Wednesday, 17 May 2017

Caroline Partridge, Food Allergy Mum Interview Series

Food Allergy Week May 14-20, 2017

Australian children have the highest recorded rate of food allergies in the world. One in 10 babies born in Australia today will develop a food allergy. As, Food Allergy Week coincides with Mother's Day this year we are highlighting the awesome work of Aussie Food Allergy mums and advocates.
Australia has the unfortunate title of "Food Allergy Capital of the World". Hospital admissions for severe allergic reactions quadrupled in the last 20 years, while alarmingly the number of allergy-related deaths in Australia is increasing by 10 per cent each year. Food Allergy Week, May 14-20 is an initiative of Allergy & Anaphylaxis Australia to raise awareness of food allergies in Australia.

In our Food Allergy Mum Interview Series, we hope to promote understanding and insight in to the challenges of parenting a child with life threatening food allergies, along with the need for change to build an allergy aware allergy safe commUNITY!


Caroline Partridge, Food Allergy Blogger






What are your child’s allergies? When did you find out?

Miss 4 is allergic to too many foods to list. Right from day 1 I knew there was something up. She screamed constantly, had rashes and vomited A LOT! It took about a year to work out exactly what was going on but the picture is still a puzzle right now. We talk about safe foods - right now she has 13! Her diagnoses include food protein induced enterocolitis syndrome (FPIES), eosinophilic oesophagitis (EoE), mast cell activation disorder and asthma. Combined they mean she is allergic to or sensitive to hundreds of foods, chemicals, animals, plants etc. But really she is just a 4 year old with an attitude to boot!


What would be one of the most difficult aspects of daily living with food allergies?  Or one of the biggest challenges raising a child with food allergies?

The single biggest challenge in our journey is helping Miss 4 to understand her situation. I want her to know what she is allergic to and what that means. I want her to have the confidence to advocate for herself and begin to help educate those around her. The only way to keep her safe is for her to be active in her own safety. And I need to do all of this whilst also supporting her, teaching people around her, and showing her that different isn’t bad, and food isn’t everything. It is about safety, but also inclusion. So many hours go into making safe alternatives so she can enjoy the power of food in social situations and celebrations as much as humanly possible. Man can I make some interesting things.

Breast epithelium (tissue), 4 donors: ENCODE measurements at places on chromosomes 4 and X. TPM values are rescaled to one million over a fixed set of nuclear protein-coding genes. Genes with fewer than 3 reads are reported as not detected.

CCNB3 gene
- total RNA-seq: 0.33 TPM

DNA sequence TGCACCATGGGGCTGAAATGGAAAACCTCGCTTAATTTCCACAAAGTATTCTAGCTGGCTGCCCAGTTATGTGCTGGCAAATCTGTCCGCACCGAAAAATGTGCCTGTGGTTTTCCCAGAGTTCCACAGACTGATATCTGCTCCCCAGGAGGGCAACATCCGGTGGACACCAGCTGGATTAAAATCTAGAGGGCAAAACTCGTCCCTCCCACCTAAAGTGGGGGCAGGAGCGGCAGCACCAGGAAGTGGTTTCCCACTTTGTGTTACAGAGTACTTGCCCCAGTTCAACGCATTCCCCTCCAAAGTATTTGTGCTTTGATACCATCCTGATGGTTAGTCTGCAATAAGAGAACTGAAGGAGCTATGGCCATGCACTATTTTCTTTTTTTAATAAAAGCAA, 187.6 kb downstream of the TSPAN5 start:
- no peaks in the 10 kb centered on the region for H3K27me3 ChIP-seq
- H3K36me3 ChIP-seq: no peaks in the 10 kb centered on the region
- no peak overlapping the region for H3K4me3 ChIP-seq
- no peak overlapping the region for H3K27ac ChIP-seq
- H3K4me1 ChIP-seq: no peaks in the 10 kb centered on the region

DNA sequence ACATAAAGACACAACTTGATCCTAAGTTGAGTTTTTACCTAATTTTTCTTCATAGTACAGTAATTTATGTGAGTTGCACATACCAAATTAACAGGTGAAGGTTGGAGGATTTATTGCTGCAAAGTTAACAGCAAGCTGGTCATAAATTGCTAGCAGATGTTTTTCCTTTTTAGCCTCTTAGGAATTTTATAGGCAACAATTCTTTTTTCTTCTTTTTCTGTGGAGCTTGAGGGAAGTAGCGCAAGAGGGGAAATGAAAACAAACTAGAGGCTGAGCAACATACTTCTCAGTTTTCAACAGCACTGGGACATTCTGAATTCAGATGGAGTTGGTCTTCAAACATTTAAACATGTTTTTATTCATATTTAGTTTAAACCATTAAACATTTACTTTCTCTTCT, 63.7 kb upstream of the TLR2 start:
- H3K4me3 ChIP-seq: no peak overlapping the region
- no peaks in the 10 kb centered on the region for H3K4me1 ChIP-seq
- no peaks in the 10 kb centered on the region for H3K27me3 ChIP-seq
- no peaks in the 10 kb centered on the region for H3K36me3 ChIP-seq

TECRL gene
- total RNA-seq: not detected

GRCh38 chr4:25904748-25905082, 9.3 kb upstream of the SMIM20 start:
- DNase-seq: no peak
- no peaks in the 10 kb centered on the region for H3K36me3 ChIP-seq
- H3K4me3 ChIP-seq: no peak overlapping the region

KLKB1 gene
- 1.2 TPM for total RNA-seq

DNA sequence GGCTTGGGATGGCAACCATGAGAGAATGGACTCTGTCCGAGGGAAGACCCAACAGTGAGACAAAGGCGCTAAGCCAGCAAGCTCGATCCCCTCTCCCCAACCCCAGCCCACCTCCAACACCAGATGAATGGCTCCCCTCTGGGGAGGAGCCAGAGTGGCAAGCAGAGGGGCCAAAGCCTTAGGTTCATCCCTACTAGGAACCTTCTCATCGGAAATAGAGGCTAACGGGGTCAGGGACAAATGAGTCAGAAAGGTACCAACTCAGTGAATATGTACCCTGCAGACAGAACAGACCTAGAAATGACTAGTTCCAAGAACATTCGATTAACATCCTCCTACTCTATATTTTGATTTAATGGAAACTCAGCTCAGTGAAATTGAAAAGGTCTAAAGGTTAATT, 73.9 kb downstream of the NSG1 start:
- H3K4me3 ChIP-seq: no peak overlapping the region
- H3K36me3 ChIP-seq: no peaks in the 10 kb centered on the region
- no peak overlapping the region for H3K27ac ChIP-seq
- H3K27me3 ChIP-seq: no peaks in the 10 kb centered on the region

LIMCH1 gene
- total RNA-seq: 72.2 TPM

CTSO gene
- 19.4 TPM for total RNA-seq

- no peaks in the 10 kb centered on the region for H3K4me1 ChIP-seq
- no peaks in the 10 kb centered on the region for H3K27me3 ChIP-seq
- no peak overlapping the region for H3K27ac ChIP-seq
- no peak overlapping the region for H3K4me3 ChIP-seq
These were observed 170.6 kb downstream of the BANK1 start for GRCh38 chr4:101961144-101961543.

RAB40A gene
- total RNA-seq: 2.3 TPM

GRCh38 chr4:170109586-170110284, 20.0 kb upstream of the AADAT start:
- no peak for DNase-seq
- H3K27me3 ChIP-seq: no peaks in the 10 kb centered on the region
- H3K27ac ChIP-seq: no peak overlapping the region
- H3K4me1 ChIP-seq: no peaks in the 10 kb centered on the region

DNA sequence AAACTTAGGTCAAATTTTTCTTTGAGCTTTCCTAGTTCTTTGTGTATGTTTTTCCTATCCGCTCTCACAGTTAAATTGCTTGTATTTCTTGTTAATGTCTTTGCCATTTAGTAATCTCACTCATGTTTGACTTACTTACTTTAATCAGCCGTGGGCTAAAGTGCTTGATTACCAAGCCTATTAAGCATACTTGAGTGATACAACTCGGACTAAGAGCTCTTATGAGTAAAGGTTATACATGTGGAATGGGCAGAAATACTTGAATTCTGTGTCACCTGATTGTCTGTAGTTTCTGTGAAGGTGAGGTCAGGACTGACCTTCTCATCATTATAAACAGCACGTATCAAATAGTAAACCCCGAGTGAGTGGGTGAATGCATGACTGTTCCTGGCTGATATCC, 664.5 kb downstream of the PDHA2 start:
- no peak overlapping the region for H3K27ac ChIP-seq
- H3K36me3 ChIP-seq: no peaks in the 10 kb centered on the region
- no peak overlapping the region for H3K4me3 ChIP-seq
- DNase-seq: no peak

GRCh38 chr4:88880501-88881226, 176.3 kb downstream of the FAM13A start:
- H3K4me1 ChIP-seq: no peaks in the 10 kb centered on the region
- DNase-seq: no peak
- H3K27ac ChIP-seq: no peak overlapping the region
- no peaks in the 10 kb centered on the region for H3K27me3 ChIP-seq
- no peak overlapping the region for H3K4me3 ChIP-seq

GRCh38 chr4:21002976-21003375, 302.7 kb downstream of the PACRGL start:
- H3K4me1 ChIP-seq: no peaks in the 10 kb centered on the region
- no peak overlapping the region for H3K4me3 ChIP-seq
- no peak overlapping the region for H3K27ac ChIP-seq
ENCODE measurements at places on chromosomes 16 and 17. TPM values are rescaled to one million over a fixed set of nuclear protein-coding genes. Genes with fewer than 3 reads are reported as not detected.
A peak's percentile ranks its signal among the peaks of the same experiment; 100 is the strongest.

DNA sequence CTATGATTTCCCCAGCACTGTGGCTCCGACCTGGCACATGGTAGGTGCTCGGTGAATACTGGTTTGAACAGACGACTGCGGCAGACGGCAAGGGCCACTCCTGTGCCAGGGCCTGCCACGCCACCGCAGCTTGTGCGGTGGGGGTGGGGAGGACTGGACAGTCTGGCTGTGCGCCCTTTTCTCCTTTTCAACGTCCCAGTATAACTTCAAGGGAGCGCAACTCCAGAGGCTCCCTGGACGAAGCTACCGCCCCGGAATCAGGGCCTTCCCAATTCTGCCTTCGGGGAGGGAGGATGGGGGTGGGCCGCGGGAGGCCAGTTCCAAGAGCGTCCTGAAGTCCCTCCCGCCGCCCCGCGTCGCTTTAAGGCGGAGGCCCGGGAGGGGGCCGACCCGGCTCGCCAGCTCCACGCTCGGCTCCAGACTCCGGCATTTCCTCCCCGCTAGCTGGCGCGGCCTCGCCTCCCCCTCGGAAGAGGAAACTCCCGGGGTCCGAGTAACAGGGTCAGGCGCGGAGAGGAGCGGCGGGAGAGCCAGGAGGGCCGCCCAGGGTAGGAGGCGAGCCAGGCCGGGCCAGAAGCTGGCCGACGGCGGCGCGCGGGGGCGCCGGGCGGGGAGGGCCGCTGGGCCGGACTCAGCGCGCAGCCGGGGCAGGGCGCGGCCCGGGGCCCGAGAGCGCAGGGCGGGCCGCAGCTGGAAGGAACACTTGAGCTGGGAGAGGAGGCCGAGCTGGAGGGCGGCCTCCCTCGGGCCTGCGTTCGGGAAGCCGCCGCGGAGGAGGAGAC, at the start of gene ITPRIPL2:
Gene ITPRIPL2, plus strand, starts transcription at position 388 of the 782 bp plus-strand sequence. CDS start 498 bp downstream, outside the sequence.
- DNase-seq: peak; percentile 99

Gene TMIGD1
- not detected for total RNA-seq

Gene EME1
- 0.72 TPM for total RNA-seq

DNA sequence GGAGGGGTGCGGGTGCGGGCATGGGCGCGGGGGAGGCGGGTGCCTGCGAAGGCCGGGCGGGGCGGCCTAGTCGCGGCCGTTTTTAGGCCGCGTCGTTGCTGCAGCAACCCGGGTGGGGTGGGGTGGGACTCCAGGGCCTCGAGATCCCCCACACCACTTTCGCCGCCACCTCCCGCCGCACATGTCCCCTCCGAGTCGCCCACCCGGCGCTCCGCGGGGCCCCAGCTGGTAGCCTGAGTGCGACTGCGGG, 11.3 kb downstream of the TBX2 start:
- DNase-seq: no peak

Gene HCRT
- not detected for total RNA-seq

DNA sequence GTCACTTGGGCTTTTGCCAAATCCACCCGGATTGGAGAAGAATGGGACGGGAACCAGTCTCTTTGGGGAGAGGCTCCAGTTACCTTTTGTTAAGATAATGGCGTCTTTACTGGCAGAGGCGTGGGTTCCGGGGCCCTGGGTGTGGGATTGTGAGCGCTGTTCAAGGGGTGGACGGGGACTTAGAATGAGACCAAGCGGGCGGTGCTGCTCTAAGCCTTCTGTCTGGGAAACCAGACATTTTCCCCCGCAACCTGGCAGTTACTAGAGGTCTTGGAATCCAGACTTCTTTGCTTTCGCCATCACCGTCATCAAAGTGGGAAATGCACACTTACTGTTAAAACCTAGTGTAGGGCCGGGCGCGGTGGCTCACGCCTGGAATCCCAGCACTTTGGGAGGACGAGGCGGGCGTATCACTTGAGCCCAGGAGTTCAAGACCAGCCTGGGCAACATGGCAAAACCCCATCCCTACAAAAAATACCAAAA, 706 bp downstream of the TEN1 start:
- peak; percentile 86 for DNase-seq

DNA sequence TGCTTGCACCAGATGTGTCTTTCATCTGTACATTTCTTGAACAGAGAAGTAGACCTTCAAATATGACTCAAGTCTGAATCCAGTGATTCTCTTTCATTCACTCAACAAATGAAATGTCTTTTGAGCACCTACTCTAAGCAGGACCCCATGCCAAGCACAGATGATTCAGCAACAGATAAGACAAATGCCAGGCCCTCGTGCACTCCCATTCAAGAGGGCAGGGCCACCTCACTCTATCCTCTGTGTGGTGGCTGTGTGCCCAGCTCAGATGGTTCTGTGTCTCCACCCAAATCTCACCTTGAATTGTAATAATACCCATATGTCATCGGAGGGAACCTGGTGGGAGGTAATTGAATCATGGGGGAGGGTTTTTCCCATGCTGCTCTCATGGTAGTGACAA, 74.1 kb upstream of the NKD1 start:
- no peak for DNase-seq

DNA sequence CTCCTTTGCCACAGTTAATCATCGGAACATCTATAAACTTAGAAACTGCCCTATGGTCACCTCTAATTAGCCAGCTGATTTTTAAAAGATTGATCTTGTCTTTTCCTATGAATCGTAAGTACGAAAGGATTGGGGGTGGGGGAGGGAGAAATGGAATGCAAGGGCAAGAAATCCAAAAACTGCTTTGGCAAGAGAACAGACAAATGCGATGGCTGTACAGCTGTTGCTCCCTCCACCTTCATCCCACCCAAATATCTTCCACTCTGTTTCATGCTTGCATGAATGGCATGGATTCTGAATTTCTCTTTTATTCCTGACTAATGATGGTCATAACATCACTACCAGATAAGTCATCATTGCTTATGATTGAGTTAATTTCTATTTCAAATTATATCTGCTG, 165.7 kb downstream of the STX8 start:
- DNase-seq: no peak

How important is the support of friends, family, and community?


It takes a village to raise a child they say. And our village is more important than ever. It helps keep Miss 4 safe. And it supports her and me in each hurdle we face. There are not many people who truly understand the struggles, but there are so many people that help and support. Sometimes it is as simple as taking the time to ask how Miss 4 is doing, and really wanting to know the answer and understand as much as possible. Those people aren’t numerous, but their power is not to be underestimated. As an allergy mum, the internet has been my most powerful tool. I have met so many people along the way experiencing similar situations to us. Their wisdom and insight, suggestions and recommendations, and just genuine loving care and support has been an amazing resource I would never have expected.


What would you like other people to know about caring for a child with food allergies? How can families who don’t live with food allergies be extra safe around your food allergic child?

There are so many things I would like people to know about caring for Miss 4.  And there are so many things I can teach non-allergy families that could help keep her safe. But in the end everything comes down to one key thing - ASK! Don’t stare, don’t judge, don’t worry, don’t wonder. Just ask. Nothing is a silly question. The more people I can tell, the more chance there is of keeping every allergic child safe. So, speak up. I love finding ways to explain complicated medical situations, I love talking about the food I work so hard to make for her. Knowing that people care enough to ask is very powerful.


What would be one piece of advice for parents who have a child with new food allergy diagnosis?

Find someone to talk to. It is lonely, hard, scary, stressful. But you don’t need to do it alone. Australia is the child food allergy capital of the world.  So, build a community, or join one online. Use this to support you and help you, use it for resources and recipes and food substitution hacks. Use the knowledge of those that have gone before you to make the journey just that little bit easier.

Thanks for being a hardworking food allergy awareness advocate, and an inspiration. What inspires you?

Miss 4 inspires me. The way she just gets on with life as a cheeky 4 year old whilst everyone else is bumbling around trying to figure her out. She knows she is different, sometimes she has a little foot stamp over having different cake, but next minute she is out the back door throwing a ball for the dogs and jumping on the trampoline. She will change the world that one, and my job is to help her understand her lot in life and make it fabulous.




Caroline Partridge is a busy working mum of two beautiful children, she is also lives with her serious food allergies herself. Caroline runs a blog Food for Our Kids – Aussie Allergy Mum with helpful resources and ideas for food allergy families. She shares healthy easy to make food and lots of useful information for nourishing our children everyday. Caroline is a paramedic, and has a masters degree in nutrition.